The ring, the most visual equipment of a boxing event which focuses all eyes in the stadium is usually between 4.90 m square and 6.10 m square. The boxers representing red and blue corners compete in the ring, showing admirable offence and defence in the process. Four corners of the ring are arranged in the following way: the red corner which is the nearer left-side ring corner facing the Jury is opposite the blue corner; while the other two corners are white and called neutral corners.
When you watch a boxing competition, you can not miss the four fixed posts standing at each corner. Three or four ropes with a diameter of 3-5 cms are tightly drawn from the posts so as to prevent the boxers from falling out of the ring. For the same purpose the platform beyond the line of the ropes is at least 46 cm.
In order to increase stablisation, the ropes are joined on each side, at equal intervals, by two pieces of close textured canvas 3 to 4 cm wide. All ropes are covered with a soft or smooth material in order not to scratch the boxers when they make extensive contact with the ropes.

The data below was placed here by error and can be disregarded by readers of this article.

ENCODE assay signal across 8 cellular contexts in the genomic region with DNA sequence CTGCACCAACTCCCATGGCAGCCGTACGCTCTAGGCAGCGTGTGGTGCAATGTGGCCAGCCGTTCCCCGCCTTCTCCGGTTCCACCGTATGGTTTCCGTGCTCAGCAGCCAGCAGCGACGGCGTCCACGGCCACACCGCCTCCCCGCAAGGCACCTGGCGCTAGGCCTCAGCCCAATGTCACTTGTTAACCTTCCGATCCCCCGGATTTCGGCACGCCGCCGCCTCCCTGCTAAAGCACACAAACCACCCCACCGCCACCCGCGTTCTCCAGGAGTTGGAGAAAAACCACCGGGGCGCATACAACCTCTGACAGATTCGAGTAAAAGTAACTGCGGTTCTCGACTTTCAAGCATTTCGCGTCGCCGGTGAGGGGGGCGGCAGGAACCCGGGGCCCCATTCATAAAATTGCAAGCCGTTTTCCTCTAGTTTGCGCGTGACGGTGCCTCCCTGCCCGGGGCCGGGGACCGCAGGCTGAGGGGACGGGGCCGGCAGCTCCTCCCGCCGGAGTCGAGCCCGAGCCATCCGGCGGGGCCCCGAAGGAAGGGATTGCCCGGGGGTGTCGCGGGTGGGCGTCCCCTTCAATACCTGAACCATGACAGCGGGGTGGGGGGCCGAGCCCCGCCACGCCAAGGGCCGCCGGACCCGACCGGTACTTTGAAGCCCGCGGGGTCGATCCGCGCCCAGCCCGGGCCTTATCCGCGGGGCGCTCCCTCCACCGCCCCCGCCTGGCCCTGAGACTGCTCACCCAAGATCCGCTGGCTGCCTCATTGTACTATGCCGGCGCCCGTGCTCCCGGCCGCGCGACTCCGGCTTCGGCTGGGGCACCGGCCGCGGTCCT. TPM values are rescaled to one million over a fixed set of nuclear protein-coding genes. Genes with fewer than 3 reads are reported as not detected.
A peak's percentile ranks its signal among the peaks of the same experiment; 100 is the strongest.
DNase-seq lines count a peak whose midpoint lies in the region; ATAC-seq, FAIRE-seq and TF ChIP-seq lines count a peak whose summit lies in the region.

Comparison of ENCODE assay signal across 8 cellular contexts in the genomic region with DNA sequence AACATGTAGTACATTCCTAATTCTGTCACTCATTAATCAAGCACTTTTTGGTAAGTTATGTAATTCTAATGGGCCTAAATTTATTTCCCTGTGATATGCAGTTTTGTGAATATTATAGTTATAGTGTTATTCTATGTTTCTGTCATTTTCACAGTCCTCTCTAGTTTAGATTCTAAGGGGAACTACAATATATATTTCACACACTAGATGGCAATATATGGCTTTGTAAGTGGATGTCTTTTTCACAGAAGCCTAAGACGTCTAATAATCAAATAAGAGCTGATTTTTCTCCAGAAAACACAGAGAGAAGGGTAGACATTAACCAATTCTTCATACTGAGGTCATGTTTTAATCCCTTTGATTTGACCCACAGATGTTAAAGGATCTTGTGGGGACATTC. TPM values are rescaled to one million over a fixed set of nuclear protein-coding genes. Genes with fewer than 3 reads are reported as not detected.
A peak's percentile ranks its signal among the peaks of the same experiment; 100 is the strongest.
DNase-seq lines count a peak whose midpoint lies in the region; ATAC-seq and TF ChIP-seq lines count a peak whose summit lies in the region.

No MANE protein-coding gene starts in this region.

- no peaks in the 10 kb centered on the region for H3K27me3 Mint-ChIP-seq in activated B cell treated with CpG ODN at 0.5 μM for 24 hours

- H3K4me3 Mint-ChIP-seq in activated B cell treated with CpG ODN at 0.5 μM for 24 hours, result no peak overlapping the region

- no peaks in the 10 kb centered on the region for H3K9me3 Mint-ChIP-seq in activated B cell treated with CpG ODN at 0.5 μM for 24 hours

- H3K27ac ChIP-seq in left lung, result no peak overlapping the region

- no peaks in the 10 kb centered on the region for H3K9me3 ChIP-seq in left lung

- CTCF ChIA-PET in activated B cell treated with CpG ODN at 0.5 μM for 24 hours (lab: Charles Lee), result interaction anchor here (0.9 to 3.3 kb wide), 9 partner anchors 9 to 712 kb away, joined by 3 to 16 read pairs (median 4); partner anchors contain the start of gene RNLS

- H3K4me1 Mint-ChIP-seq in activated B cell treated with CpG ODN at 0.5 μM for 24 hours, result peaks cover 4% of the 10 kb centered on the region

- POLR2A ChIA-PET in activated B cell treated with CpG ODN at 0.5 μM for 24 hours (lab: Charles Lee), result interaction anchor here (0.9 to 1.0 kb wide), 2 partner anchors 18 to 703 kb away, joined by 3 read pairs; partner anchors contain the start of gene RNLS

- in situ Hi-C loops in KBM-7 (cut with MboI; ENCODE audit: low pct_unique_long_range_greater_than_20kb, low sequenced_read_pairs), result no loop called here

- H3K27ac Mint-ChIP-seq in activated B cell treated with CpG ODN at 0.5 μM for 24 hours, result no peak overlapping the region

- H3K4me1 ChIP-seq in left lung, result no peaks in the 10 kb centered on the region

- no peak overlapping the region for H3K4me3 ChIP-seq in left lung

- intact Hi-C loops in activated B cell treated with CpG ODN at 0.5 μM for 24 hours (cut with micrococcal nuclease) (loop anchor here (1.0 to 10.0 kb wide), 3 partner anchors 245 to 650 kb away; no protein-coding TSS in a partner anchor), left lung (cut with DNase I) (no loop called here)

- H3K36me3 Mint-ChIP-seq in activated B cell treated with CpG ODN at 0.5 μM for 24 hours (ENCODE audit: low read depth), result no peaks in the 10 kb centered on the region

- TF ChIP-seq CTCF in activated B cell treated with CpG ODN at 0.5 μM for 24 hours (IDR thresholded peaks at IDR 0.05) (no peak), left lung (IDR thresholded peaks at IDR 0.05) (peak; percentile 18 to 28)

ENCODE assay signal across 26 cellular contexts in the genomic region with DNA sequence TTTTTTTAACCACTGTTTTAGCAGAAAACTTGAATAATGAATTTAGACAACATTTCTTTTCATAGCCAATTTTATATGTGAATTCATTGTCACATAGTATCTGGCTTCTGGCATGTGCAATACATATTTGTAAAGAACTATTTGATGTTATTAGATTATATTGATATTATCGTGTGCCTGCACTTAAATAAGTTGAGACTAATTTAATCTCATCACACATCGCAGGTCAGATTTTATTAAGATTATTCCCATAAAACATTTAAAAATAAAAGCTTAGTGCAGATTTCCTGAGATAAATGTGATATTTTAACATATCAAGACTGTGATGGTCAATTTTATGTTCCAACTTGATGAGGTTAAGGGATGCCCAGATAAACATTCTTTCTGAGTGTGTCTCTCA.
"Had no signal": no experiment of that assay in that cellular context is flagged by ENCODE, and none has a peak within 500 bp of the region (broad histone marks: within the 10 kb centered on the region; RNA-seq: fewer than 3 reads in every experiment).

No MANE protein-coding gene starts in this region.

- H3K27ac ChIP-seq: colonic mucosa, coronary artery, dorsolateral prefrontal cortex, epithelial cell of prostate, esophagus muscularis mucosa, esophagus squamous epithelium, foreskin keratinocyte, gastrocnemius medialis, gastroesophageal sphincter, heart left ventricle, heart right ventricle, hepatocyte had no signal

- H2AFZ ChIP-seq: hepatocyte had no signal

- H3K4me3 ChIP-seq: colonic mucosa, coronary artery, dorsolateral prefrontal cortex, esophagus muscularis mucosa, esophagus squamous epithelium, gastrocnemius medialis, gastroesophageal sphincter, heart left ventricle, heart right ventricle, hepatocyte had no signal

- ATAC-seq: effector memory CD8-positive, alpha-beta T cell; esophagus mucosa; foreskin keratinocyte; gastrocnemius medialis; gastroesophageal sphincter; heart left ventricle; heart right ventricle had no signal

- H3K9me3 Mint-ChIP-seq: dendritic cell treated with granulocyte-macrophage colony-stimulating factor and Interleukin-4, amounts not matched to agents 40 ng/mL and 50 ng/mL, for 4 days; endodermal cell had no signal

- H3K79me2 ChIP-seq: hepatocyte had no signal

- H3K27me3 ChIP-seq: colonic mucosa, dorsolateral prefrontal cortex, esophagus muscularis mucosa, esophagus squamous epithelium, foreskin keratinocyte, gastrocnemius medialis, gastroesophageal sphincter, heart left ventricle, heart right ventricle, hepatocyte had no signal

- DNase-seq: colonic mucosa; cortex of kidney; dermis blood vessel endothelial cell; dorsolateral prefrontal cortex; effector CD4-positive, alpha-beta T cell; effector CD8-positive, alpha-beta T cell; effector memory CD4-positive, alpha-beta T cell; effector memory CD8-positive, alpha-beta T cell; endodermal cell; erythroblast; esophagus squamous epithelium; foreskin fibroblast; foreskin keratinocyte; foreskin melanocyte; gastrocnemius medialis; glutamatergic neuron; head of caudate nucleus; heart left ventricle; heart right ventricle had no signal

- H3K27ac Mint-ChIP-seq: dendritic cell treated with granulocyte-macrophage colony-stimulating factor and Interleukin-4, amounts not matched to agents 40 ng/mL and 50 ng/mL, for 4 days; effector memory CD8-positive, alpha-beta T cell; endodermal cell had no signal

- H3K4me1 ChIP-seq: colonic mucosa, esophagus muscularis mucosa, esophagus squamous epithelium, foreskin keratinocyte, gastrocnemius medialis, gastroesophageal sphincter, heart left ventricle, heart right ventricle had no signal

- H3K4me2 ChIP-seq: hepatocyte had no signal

Boxing competitions have strict guidelines for the competing infrastructure. The floor of the ring, usually covered with felt or rubber, should be smooth and secure, over which the canvas should be stretched in place so that the boxers can move freely without any potential for tripping or falling. Boxers can not compete on a floor with uneven surfaces!
At certain times two rings cabn be used, particularly for international and other important championships, due to the number of participants. There is an obvious difference between the sound of the two bells of these rings to differentiate them and avoid disturbances.
Other equipment including steps, seats, plastic bags (normally for the referee to dispose of the cotton used to nurse bleedings) etc. are seen around the ring. All this equipment indicates the development of boxing and its concerted endeavour to provide a successful competition and a safe sport.